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October 31, 2014updated 01 Feb 2016 10:30am

Spear's leaders from issue 42: Embassies, trusted advisers, seasteading

By Spear's

The magazine thinks…

Spear’s readers, being an international sort — business travellers, homes abroad, sometimes families abroad, multiple passports cluttering up the desk drawer — are probably no strangers to the inside of an embassy. They’re also well-acquainted with prime London property. But how often do you put the two things together?

That’s exactly what we’ve done in this issue: we have asked buying agents Lichfields to value every embassy in London, from Afghanistan to Zimbabwe, Grosvenor Square to Gunnersbury. We’ve totted up the astonishing total and drawn out some of the most interesting facts from the data: whose is most expensive, least expensive — and most unaffordable. We’ve worked out how much tax is being lost by diplomatic exemption and even how many embassies there are in the SW1X postal district. (Have a guess.)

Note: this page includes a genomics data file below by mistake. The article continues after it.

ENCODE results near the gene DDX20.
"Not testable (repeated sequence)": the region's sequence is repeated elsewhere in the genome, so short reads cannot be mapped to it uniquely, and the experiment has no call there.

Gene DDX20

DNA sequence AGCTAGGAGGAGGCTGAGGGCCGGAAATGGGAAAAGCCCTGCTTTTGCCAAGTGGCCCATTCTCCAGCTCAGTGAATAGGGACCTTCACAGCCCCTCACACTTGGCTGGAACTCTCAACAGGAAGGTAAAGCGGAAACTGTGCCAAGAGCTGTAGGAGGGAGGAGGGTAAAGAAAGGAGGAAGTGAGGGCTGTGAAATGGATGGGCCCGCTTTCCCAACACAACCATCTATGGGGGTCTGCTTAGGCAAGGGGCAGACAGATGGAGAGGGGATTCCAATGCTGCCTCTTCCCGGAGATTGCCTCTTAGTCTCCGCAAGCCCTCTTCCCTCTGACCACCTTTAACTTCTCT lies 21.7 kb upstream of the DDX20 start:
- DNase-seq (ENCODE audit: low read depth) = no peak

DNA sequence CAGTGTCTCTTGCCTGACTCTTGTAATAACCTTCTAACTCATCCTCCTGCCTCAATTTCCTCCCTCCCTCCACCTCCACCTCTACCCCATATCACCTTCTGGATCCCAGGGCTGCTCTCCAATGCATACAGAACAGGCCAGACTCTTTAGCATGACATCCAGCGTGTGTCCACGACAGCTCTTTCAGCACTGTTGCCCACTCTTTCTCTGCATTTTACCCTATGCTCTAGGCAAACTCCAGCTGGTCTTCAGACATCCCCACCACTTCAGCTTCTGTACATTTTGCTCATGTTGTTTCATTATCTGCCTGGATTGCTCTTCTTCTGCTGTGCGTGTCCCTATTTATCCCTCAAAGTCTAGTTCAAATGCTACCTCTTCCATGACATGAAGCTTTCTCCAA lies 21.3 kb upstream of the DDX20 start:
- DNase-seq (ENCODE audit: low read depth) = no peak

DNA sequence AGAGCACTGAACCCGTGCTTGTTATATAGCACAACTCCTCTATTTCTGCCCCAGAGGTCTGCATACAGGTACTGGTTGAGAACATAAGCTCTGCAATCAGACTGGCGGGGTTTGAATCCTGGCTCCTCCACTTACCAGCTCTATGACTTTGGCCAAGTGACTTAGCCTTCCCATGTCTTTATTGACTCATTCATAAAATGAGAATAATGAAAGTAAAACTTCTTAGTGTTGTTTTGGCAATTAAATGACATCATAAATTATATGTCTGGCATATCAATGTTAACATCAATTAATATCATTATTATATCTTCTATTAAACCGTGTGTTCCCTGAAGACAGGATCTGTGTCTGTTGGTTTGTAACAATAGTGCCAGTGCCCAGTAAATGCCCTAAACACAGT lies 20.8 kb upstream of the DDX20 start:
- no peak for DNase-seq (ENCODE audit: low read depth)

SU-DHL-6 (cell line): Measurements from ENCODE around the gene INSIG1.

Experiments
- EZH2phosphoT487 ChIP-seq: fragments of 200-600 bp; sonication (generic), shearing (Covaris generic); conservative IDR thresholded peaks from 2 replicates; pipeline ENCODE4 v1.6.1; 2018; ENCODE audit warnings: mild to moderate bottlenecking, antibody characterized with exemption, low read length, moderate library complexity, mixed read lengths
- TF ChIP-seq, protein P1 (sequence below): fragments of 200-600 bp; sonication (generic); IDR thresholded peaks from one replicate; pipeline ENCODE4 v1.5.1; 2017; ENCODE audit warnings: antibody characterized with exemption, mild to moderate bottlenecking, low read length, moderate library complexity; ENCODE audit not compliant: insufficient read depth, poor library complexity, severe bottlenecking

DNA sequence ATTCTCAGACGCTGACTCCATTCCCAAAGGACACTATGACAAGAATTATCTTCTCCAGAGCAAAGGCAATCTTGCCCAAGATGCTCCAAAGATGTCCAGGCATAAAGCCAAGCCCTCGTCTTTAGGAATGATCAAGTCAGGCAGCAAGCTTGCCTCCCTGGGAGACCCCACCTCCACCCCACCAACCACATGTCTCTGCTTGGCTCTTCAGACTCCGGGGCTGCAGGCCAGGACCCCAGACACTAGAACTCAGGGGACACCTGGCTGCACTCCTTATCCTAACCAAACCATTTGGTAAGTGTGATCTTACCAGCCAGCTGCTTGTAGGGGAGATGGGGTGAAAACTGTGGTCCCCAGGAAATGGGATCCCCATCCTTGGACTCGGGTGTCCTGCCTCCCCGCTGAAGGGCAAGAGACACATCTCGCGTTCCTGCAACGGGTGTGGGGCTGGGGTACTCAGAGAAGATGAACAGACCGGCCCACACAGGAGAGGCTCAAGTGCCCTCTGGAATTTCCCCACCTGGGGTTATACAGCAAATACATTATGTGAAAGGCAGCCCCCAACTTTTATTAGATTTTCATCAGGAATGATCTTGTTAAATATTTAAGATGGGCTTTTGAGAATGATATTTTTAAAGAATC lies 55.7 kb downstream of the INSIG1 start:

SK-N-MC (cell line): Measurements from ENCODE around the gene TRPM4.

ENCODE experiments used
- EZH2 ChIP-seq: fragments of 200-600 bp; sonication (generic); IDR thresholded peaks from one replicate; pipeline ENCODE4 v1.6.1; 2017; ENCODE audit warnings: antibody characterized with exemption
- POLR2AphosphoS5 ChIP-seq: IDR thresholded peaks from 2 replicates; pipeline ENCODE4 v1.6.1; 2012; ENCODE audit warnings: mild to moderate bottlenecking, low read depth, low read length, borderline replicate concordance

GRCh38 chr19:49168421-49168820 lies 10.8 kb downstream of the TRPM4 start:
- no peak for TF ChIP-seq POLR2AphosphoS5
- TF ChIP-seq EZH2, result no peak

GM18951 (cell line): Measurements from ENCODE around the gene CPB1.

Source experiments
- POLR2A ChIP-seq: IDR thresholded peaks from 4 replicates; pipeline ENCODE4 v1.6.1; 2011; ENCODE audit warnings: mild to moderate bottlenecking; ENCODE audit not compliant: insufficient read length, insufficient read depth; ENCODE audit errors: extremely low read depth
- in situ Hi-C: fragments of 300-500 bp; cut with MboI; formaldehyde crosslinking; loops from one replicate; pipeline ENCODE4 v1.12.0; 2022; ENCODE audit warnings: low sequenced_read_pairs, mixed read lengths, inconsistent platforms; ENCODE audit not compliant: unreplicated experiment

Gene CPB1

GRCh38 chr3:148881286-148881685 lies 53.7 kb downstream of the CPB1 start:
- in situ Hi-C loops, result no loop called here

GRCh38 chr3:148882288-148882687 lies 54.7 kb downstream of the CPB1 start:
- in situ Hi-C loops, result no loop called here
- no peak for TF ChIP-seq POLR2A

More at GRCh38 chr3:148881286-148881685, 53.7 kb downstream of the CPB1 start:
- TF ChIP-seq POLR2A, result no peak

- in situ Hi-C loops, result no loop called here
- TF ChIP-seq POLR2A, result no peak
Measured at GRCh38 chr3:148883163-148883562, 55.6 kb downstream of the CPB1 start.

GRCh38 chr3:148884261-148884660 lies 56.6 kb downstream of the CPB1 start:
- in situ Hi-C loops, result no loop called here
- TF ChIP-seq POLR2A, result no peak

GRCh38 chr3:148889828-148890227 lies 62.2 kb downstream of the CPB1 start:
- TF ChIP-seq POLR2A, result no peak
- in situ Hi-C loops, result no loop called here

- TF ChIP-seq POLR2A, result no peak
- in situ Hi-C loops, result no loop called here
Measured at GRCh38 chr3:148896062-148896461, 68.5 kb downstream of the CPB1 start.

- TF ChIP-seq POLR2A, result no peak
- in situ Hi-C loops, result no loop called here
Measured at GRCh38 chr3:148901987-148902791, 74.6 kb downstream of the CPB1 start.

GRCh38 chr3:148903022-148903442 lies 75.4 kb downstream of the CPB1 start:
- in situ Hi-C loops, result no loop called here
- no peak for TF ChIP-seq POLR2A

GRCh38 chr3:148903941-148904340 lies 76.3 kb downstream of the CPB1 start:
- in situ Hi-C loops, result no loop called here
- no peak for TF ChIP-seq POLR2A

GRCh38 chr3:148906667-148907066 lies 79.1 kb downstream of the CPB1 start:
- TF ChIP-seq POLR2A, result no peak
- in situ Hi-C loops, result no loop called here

There is more than curtain-peeping curiosity here, though. For a start, there is a market motive: several nations have sold their properties recently, most notably the United States, which is heading from Mayfair to a moated fortress in Nine Elms (it’s near Battersea), where it will likely be joined by the Netherlands, leaving Hyde Park Gate. Canada sold Macdonald House on Grosvenor Square for over ’300 million last year. Each of these is a unique investment opportunity. Indeed, if you see an embassy you like, you might even be able to make them an offer, so cash-strapped are most countries.